When possibly the best piece specifically made for motoryclists comes out, like the new T-pro rib/torso protector, and says it complies with Level 1 of a standard that is inappropriate for the coverage requirements of the area because no guidelines actually exist, and those guidelines are hugely inappropriate in terms of impact results, in that the standard allows up to four and a half times more force that is capable of causing minor fractures and soft tissue injuries(bruises), you gotta kind of throw your hands up in the air and wonder how that is allowed to happen, and start wondering when you may find real solutions to those hopes, fears, and outcomes. It's almost like the days of leather beanie helmets. The same thing sort of happened with back protectors, which is why a specific standard now exists, and back armor in the 90's was apparently often marked as CE approved to the limb armor standard, that also seems to continue today in many stock inserts found in jackets even after the new standard is in place. But if we don't even have the Euros demanding this stuff by law to triclke down to us, even with the compromises as seen with back protectors, I wonder where, when, and who are going to look to address the need with an appropriate solution.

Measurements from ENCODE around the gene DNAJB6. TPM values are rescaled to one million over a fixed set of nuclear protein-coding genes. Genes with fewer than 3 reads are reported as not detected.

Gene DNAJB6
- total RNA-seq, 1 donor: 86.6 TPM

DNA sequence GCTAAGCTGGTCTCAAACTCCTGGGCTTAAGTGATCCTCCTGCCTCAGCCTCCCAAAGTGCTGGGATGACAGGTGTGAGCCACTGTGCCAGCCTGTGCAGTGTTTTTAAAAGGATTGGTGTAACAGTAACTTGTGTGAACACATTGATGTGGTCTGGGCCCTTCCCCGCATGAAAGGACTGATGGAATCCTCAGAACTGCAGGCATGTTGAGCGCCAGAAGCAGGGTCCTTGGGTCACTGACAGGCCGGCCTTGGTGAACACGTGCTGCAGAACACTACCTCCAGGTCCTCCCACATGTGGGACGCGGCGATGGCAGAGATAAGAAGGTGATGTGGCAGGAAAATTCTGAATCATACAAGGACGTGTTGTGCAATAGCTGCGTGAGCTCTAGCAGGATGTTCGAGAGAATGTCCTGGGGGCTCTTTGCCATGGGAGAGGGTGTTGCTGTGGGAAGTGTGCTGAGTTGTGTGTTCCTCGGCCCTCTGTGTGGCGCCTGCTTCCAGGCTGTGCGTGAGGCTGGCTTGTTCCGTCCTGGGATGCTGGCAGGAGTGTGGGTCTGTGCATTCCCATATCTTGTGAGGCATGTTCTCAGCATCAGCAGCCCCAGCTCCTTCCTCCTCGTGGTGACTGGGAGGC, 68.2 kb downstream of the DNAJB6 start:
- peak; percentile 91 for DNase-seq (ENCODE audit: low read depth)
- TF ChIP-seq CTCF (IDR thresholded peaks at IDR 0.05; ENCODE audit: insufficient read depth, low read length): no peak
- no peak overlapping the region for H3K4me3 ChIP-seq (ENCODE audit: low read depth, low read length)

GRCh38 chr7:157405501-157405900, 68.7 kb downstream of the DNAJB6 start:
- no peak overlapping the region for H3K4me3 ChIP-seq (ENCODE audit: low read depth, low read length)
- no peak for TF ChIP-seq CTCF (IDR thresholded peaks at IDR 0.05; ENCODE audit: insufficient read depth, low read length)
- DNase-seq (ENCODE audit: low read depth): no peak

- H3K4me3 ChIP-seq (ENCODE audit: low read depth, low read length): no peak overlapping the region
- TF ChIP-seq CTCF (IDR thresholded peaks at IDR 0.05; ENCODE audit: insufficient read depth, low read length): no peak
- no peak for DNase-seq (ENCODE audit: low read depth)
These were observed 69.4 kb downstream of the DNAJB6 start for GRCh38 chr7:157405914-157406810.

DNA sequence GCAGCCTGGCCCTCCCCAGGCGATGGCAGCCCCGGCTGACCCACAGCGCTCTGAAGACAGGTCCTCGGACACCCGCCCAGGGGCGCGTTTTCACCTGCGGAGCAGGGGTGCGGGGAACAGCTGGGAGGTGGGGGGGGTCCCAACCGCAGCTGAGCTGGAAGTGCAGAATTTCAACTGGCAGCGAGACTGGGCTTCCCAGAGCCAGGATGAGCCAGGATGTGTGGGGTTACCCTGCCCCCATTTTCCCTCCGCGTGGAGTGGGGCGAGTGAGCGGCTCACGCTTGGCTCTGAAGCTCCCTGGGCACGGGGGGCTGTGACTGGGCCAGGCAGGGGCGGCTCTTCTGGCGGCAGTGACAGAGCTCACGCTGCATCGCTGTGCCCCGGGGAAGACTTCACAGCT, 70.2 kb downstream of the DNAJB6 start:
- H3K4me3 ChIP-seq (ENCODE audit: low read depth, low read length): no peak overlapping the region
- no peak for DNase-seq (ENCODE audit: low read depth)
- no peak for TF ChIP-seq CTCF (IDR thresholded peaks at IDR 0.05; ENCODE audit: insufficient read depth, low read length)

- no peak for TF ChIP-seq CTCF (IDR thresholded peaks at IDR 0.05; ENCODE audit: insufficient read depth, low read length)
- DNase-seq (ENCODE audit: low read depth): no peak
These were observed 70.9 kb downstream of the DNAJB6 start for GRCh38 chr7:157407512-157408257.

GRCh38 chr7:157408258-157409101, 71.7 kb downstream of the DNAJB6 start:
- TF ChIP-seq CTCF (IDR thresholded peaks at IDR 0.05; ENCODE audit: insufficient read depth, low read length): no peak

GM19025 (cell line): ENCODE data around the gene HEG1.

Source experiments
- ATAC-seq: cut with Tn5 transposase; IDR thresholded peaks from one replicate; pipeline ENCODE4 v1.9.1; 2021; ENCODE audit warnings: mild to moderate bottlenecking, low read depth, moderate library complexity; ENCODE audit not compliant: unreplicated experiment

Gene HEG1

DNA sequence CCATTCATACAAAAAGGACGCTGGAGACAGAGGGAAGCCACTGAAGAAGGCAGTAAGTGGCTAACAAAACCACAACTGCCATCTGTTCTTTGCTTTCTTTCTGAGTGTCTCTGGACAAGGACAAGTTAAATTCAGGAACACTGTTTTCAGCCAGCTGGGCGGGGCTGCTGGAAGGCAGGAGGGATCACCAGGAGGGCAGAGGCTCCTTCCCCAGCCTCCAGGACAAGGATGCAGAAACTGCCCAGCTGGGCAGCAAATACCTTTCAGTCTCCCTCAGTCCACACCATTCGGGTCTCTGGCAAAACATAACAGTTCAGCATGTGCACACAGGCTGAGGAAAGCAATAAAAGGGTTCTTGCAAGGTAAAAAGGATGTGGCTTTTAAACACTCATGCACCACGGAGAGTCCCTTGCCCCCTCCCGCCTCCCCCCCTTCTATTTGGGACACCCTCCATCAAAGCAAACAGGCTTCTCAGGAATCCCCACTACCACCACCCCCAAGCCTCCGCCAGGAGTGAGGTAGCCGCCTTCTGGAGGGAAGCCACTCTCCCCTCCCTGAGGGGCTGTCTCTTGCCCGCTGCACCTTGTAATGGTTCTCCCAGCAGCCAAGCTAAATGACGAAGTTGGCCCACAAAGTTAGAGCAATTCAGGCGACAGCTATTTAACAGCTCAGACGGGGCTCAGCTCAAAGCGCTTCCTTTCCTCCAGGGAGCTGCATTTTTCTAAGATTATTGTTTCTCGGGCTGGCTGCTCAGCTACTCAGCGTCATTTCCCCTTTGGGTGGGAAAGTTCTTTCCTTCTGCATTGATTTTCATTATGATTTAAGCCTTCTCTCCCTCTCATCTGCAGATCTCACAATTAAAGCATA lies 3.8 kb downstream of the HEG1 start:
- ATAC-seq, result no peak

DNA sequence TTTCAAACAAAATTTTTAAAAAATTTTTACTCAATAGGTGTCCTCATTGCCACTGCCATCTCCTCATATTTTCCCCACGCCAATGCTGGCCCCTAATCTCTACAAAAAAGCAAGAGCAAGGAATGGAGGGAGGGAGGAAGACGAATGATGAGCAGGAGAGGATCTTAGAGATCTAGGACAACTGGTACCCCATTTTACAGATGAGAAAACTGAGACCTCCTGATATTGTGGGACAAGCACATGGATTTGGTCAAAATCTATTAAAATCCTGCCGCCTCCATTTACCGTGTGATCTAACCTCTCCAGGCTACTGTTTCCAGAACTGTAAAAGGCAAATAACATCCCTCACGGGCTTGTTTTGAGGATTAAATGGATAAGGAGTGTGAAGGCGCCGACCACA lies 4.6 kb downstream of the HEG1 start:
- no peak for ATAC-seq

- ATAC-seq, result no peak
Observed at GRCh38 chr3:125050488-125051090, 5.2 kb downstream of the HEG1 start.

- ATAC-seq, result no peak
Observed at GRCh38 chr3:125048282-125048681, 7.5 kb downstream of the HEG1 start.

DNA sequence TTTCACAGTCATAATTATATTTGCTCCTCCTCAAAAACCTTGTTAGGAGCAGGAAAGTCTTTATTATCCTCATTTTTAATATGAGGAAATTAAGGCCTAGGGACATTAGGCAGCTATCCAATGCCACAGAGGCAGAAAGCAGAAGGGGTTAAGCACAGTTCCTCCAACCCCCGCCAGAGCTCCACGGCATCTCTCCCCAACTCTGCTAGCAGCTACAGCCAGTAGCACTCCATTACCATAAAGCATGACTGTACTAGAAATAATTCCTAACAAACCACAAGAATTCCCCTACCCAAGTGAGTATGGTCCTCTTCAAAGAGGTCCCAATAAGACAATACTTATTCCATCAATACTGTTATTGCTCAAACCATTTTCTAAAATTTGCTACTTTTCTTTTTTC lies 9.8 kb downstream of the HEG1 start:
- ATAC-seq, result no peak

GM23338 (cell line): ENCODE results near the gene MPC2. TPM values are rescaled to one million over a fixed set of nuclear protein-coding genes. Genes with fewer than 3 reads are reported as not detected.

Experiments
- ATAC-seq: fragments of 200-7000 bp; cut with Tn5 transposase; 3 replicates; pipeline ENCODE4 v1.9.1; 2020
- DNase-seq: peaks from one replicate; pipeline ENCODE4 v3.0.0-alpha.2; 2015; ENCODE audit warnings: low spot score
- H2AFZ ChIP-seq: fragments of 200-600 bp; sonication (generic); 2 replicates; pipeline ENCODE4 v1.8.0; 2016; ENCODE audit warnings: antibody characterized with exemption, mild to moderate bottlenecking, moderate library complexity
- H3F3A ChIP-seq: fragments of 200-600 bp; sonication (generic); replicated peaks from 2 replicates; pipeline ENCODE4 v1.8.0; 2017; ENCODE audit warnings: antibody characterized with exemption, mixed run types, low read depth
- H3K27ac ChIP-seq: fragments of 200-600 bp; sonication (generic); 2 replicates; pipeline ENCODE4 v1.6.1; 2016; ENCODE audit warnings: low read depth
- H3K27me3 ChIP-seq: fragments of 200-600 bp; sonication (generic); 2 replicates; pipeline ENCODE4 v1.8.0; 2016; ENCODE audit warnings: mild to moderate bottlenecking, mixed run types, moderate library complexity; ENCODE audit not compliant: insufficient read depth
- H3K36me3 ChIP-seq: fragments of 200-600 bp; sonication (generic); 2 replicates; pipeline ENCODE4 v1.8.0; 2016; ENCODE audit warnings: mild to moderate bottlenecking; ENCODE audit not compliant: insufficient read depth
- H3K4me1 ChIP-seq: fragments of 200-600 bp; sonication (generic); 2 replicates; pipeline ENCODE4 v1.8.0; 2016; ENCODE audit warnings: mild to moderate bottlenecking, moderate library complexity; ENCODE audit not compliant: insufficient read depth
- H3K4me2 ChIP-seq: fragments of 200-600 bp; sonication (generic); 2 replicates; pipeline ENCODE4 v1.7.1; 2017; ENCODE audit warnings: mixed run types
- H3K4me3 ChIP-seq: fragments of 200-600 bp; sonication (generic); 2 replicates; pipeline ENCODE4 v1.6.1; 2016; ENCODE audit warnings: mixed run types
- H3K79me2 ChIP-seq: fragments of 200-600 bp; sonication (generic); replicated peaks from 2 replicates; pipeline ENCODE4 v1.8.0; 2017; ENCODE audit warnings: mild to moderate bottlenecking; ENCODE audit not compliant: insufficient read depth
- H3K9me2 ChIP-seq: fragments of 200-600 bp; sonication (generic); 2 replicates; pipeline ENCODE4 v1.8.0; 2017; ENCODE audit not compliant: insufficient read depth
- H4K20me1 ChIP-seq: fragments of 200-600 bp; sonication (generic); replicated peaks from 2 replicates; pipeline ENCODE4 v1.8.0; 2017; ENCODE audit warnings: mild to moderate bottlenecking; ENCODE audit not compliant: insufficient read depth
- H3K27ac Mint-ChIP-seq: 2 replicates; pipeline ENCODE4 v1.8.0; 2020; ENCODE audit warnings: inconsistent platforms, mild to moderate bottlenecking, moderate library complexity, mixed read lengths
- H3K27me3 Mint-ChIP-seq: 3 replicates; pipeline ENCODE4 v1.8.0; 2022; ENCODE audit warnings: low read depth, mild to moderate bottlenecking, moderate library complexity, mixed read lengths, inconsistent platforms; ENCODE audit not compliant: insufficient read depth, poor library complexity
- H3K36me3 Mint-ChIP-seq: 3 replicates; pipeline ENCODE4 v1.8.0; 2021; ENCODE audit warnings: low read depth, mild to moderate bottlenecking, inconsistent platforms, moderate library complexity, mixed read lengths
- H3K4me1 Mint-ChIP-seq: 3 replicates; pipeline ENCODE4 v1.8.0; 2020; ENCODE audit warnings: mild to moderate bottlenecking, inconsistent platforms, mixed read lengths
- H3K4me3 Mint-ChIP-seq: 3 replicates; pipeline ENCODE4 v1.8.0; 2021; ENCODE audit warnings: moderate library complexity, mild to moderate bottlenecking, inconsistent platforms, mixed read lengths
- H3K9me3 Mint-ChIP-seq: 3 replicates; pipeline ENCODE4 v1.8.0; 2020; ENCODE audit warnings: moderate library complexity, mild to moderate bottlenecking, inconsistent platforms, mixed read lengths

T-pro has a new piece out. Covers much more of the rib cage than others, wraps around. I guess it can be worn front or back, they show it in the picture worn on the back. Says it meets the level 1 standard(for back protectors). There's not a specific standard covering the chest or ribs, but I'm guessing this is the best piece now available for specific chest protection. Not sure that it really meets the back protector standard because of the coverage area, a misstatement perhaps, but with their other products all being properly certified and meeting higher performance standards, I'm guessing they can back-up the impact absoprtion numbers. Level 1 numbers are still not very appropriate for ultimate fracture protection, but I'd take that over a manufacturer that still hasn;t got any numbers or certified any of their products to those available standards. It's also held in place with shoulder straps, which seems like a better idea than just a floating piece under your leathers. If it's anything like their back protector, it's also going to be thin and comfortable. It's also less expensive than any others at $70.
I think a horse rider's vest is probably the best available option for overall torso protection and coverage. One that passes the BETA 2000 Level 3 standard, which requires them to meet the lower levels of force, only 4kN at which ribs break. The impact energy(drop height/weight) used is slightly less than the motorcyclist standard for back protectors, 45 Joules vs 50 Joules. There are only a couple that pass that level of force, and most motorcyclist-specific pieces don't offer the coverage area, or can't limit the forces to those levels.